Local plants/fungi - help appreciated!
I need to come up with a list of the most common local plants for something I'm doing with my students, and while I've got something of a list started, I sure could use some help. Every year I have them survey 4-6 sites around our school for species diversity and species richness as a function of human disturbance. We survey a lawn that has been in place over a decade, a stand of second-growth birch/cottonwood, and two sites that are relatively undisturbed - one being primarily a well-drained deciduous forest while the other is primarily a black spruce stand in a wet bog. I've always done this with lab notebooks and such, but this year I'm collaborating with a UAF professor to incorporate a smart phone app along with a web-based GIS system in order to crowdsource our data onto an online map that will serve as a single repository for all class data. What I need before moving forth is a list of plants that we expect to see in order for my UAF contact to build a drop-down menu for the app that we'll be using. I have a pretty good grasp of what we've seen in years past and will certainly consult a field ID guide sometime in the next day or so, but if anyone wants to throw up a list of the 20-50 most commonly seen plants/mushrooms/etc in a southcentral forest (and near-forest areas) at about 100' of elevation, it would be much appreciated. I don't need the super obscure ones, but primarily those that would be seen in an average 30 minute walk through the woods.
There is a classic that you can observe for the next month or so, not much longer. It is the classic mushroom from Alice in Wonderland, the Amanita Muscaria. It only grows a few places in the world and this is one of them.
You didn't mention any of the four areas having both spruce and birch; those places are the only ones where you'll find it. Go out one day after any decent rainfall and you'll see a lot of them. They're easy to find due to their very bright colors and their extremely large size. Also they are poisonous; you can make a fly poison from them (google fly agaric). Search google images for lots of specimen photographs of amanita muscaria.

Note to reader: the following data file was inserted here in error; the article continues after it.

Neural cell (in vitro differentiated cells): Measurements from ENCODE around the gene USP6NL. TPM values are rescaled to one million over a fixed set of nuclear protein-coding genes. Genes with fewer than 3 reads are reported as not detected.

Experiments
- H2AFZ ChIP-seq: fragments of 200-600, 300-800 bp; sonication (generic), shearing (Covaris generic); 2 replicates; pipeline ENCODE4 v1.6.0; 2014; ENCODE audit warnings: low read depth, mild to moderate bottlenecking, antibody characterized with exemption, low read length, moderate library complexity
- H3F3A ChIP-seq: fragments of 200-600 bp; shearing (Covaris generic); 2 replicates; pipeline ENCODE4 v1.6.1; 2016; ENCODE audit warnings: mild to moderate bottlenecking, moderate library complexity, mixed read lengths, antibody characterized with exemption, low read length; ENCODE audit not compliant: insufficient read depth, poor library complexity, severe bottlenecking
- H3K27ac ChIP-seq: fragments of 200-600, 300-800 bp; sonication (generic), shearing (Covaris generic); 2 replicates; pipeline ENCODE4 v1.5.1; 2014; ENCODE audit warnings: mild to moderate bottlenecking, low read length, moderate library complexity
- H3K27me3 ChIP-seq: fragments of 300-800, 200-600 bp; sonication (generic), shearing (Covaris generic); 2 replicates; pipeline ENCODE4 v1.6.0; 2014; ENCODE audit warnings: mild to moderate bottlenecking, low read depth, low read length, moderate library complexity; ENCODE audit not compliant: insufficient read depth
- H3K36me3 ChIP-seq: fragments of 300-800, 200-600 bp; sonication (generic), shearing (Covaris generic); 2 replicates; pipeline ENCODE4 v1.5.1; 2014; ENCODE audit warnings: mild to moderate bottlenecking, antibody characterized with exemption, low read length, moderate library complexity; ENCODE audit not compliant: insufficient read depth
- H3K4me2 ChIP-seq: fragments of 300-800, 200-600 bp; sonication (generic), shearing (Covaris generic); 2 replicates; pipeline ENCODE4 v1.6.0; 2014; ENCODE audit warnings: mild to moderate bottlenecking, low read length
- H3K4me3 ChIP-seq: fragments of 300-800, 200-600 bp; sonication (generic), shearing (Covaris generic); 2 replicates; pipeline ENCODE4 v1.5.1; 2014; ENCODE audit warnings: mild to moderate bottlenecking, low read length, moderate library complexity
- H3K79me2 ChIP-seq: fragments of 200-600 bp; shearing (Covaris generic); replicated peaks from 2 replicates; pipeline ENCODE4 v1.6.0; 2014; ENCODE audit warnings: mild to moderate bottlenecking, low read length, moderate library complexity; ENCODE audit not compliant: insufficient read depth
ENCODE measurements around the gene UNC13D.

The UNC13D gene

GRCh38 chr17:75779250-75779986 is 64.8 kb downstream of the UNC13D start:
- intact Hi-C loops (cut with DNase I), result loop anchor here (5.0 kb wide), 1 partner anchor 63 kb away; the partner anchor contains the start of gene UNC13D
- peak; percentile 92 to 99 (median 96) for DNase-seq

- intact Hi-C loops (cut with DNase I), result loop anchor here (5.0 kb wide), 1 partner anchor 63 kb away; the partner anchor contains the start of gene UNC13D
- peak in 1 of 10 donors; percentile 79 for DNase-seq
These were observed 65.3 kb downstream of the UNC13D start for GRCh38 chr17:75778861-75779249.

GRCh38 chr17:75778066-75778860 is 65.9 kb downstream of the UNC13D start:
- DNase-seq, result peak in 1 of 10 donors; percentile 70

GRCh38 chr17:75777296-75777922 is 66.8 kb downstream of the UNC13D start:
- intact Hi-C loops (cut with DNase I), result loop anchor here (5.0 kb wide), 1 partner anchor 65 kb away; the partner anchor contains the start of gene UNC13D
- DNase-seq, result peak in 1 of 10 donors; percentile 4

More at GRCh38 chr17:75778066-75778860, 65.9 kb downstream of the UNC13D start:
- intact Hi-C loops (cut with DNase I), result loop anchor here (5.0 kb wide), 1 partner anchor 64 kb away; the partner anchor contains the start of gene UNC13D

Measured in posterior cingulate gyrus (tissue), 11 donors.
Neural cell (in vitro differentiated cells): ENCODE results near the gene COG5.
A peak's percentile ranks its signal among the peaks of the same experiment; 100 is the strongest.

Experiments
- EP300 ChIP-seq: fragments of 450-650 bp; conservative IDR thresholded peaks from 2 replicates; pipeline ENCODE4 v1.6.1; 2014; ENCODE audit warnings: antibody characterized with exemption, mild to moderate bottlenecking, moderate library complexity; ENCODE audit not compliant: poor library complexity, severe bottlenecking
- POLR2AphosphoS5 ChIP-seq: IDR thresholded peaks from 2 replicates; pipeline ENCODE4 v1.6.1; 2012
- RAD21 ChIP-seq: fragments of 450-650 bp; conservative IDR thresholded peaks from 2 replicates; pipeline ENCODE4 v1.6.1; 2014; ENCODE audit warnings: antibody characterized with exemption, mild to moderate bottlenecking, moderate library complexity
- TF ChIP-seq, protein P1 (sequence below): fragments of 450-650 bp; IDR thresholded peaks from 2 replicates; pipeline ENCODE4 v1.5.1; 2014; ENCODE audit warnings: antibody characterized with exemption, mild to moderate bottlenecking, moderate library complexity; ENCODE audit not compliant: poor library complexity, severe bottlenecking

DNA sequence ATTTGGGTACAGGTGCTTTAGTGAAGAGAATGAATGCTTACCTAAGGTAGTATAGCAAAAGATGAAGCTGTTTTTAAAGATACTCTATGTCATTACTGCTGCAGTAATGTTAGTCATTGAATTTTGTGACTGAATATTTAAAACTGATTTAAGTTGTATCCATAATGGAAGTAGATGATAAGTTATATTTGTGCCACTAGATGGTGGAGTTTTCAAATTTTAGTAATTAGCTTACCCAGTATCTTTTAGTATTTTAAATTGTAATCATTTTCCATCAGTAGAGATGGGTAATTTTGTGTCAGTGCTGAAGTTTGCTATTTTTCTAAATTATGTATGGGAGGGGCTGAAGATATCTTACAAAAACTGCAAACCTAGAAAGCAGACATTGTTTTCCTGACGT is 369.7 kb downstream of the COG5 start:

This mushroom does not grow in captivity so its good to see it when you can, afield.
Yep, the 3rd site that I mentioned as primarily deciduous also has some white spruce and we do see those at times, depending on where our randomized grids place us.
The list of things that we often see off the top of my head:
lowbush cranberry (lingnonberry)
sphagnum moss (+multiple other types that I don't know the names of)
I know some of these are not the proper names, but the goal of the investigation is not to learn the specific names, but rather to measure species richness and diversity. I also know that I am missing a LOT of species - this is just the top-of-my-head list after a loooong day. Other species to add to the list would be much appreciated.
Last edited by Brian M; 09-09-2013 at 19:04.
I picked some red and black currant berries and rasberries. Also your mushrooms birch and king bolete, chicken of the woods, sulfur shelf, puff balls and tinder polymore to name a few.
There is the yellow bolete with bright yellow flesh(cant remember the latin name). orange bolete. Found 4 boletes species, all good eating last weekend, getting late in the season though. Also found a 3# goats beard (bear tooth) that tasted great. Oyster mushrooms, ink caps, sulfur shelves on birch are still soft. Spore prints for ID would be fun in class for the dozens of fungus varieties found here.